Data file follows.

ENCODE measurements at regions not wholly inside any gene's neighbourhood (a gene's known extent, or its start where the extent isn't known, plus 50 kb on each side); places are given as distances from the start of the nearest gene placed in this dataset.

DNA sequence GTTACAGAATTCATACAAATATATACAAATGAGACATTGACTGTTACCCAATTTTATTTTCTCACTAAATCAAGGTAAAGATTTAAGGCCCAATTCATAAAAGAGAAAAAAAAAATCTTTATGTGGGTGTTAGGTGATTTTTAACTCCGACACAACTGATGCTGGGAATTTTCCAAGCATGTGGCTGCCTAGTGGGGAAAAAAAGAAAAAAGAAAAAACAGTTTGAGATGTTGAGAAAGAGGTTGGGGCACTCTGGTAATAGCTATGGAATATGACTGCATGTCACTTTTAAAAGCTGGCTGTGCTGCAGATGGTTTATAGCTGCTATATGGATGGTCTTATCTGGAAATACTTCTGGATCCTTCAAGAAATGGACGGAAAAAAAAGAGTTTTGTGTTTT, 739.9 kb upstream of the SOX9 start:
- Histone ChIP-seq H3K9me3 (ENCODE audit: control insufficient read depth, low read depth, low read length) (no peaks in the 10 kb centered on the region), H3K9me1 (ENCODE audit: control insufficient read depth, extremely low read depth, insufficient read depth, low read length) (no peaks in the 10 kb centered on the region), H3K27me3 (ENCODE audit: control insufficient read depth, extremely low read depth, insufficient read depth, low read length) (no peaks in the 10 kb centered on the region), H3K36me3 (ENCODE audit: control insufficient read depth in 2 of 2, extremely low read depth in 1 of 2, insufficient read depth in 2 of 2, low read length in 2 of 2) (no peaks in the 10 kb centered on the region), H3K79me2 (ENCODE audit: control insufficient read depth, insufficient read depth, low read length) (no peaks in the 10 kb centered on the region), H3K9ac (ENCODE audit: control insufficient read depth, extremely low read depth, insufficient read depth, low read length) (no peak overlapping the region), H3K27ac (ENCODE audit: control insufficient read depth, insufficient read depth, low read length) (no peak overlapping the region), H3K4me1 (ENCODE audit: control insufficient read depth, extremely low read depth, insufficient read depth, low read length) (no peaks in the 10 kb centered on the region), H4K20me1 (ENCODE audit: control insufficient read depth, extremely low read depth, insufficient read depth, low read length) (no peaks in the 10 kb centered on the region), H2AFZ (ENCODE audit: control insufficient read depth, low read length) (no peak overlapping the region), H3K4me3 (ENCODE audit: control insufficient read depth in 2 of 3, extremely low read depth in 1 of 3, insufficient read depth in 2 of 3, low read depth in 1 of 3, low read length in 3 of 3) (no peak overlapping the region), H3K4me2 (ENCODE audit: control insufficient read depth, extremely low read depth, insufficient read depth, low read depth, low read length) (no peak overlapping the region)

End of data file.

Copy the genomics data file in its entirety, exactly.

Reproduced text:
ENCODE measurements at regions not wholly inside any gene's neighbourhood (a gene's known extent, or its start where the extent isn't known, plus 50 kb on each side); places are given as distances from the start of the nearest gene placed in this dataset.

DNA sequence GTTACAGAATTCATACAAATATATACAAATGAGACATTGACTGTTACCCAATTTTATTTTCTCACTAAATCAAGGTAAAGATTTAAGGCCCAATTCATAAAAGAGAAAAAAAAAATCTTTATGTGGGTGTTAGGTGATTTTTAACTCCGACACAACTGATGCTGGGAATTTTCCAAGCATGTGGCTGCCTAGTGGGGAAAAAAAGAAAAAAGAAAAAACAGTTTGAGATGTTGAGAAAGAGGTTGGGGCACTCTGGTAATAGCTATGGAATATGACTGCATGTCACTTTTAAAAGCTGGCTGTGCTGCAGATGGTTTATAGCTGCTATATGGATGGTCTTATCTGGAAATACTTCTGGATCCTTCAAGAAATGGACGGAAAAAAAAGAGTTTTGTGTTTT, 739.9 kb upstream of the SOX9 start:
- Histone ChIP-seq H3K9me3 (ENCODE audit: control insufficient read depth, low read depth, low read length) (no peaks in the 10 kb centered on the region), H3K9me1 (ENCODE audit: control insufficient read depth, extremely low read depth, insufficient read depth, low read length) (no peaks in the 10 kb centered on the region), H3K27me3 (ENCODE audit: control insufficient read depth, extremely low read depth, insufficient read depth, low read length) (no peaks in the 10 kb centered on the region), H3K36me3 (ENCODE audit: control insufficient read depth in 2 of 2, extremely low read depth in 1 of 2, insufficient read depth in 2 of 2, low read length in 2 of 2) (no peaks in the 10 kb centered on the region), H3K79me2 (ENCODE audit: control insufficient read depth, insufficient read depth, low read length) (no peaks in the 10 kb centered on the region), H3K9ac (ENCODE audit: control insufficient read depth, extremely low read depth, insufficient read depth, low read length) (no peak overlapping the region), H3K27ac (ENCODE audit: control insufficient read depth, insufficient read depth, low read length) (no peak overlapping the region), H3K4me1 (ENCODE audit: control insufficient read depth, extremely low read depth, insufficient read depth, low read length) (no peaks in the 10 kb centered on the region), H4K20me1 (ENCODE audit: control insufficient read depth, extremely low read depth, insufficient read depth, low read length) (no peaks in the 10 kb centered on the region), H2AFZ (ENCODE audit: control insufficient read depth, low read length) (no peak overlapping the region), H3K4me3 (ENCODE audit: control insufficient read depth in 2 of 3, extremely low read depth in 1 of 3, insufficient read depth in 2 of 3, low read depth in 1 of 3, low read length in 3 of 3) (no peak overlapping the region), H3K4me2 (ENCODE audit: control insufficient read depth, extremely low read depth, insufficient read depth, low read depth, low read length) (no peak overlapping the region)